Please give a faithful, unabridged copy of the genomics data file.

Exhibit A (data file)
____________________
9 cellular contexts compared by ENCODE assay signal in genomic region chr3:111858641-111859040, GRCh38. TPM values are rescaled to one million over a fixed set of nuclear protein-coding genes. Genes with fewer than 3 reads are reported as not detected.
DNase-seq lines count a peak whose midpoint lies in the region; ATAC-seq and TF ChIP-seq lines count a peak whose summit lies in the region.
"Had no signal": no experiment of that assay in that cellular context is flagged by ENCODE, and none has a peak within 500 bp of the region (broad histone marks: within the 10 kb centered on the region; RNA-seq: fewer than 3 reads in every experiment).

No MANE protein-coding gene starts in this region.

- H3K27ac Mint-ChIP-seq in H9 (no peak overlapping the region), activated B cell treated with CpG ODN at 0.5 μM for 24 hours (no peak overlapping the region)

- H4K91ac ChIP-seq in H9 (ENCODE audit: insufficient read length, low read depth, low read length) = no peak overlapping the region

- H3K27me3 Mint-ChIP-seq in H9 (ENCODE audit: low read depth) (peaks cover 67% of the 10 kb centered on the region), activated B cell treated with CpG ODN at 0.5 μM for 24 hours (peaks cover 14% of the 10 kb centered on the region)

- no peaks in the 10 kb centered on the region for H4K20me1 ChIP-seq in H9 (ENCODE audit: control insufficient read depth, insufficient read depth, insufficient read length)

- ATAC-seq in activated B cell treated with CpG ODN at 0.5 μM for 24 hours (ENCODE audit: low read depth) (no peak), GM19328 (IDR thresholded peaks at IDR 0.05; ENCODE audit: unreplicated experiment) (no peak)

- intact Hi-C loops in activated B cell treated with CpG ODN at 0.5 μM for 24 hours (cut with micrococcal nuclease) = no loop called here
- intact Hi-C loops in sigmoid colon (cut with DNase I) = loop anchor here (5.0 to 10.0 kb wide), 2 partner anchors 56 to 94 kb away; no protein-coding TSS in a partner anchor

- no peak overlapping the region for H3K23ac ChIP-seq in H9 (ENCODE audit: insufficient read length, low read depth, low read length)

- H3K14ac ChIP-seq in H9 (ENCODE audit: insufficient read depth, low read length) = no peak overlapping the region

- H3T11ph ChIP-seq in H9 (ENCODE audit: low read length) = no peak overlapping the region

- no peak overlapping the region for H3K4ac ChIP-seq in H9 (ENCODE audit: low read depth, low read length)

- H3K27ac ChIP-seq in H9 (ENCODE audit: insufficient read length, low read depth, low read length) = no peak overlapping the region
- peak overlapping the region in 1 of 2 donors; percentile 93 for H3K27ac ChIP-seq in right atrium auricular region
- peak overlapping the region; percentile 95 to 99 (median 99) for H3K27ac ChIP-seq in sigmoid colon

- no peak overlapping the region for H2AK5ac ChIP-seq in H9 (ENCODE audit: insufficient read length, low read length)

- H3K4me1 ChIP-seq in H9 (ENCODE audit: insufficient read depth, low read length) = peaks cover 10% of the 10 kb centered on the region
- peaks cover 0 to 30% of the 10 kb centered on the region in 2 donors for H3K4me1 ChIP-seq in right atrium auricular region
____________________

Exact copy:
9 cellular contexts compared by ENCODE assay signal in genomic region chr3:111858641-111859040, GRCh38. TPM values are rescaled to one million over a fixed set of nuclear protein-coding genes. Genes with fewer than 3 reads are reported as not detected.
DNase-seq lines count a peak whose midpoint lies in the region; ATAC-seq and TF ChIP-seq lines count a peak whose summit lies in the region.
"Had no signal": no experiment of that assay in that cellular context is flagged by ENCODE, and none has a peak within 500 bp of the region (broad histone marks: within the 10 kb centered on the region; RNA-seq: fewer than 3 reads in every experiment).

No MANE protein-coding gene starts in this region.

- H3K27ac Mint-ChIP-seq in H9 (no peak overlapping the region), activated B cell treated with CpG ODN at 0.5 μM for 24 hours (no peak overlapping the region)

- H4K91ac ChIP-seq in H9 (ENCODE audit: insufficient read length, low read depth, low read length) = no peak overlapping the region

- H3K27me3 Mint-ChIP-seq in H9 (ENCODE audit: low read depth) (peaks cover 67% of the 10 kb centered on the region), activated B cell treated with CpG ODN at 0.5 μM for 24 hours (peaks cover 14% of the 10 kb centered on the region)

- no peaks in the 10 kb centered on the region for H4K20me1 ChIP-seq in H9 (ENCODE audit: control insufficient read depth, insufficient read depth, insufficient read length)

- ATAC-seq in activated B cell treated with CpG ODN at 0.5 μM for 24 hours (ENCODE audit: low read depth) (no peak), GM19328 (IDR thresholded peaks at IDR 0.05; ENCODE audit: unreplicated experiment) (no peak)

- intact Hi-C loops in activated B cell treated with CpG ODN at 0.5 μM for 24 hours (cut with micrococcal nuclease) = no loop called here
- intact Hi-C loops in sigmoid colon (cut with DNase I) = loop anchor here (5.0 to 10.0 kb wide), 2 partner anchors 56 to 94 kb away; no protein-coding TSS in a partner anchor

- no peak overlapping the region for H3K23ac ChIP-seq in H9 (ENCODE audit: insufficient read length, low read depth, low read length)

- H3K14ac ChIP-seq in H9 (ENCODE audit: insufficient read depth, low read length) = no peak overlapping the region

- H3T11ph ChIP-seq in H9 (ENCODE audit: low read length) = no peak overlapping the region

- no peak overlapping the region for H3K4ac ChIP-seq in H9 (ENCODE audit: low read depth, low read length)

- H3K27ac ChIP-seq in H9 (ENCODE audit: insufficient read length, low read depth, low read length) = no peak overlapping the region
- peak overlapping the region in 1 of 2 donors; percentile 93 for H3K27ac ChIP-seq in right atrium auricular region
- peak overlapping the region; percentile 95 to 99 (median 99) for H3K27ac ChIP-seq in sigmoid colon

- no peak overlapping the region for H2AK5ac ChIP-seq in H9 (ENCODE audit: insufficient read length, low read length)

- H3K4me1 ChIP-seq in H9 (ENCODE audit: insufficient read depth, low read length) = peaks cover 10% of the 10 kb centered on the region
- peaks cover 0 to 30% of the 10 kb centered on the region in 2 donors for H3K4me1 ChIP-seq in right atrium auricular region